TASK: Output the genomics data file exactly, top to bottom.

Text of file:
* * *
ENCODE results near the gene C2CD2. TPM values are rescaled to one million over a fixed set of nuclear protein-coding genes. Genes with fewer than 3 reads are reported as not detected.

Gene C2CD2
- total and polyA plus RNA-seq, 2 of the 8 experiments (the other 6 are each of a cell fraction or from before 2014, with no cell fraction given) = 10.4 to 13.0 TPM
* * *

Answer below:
ENCODE results near the gene C2CD2. TPM values are rescaled to one million over a fixed set of nuclear protein-coding genes. Genes with fewer than 3 reads are reported as not detected.

Gene C2CD2
- total and polyA plus RNA-seq, 2 of the 8 experiments (the other 6 are each of a cell fraction or from before 2014, with no cell fraction given) = 10.4 to 13.0 TPM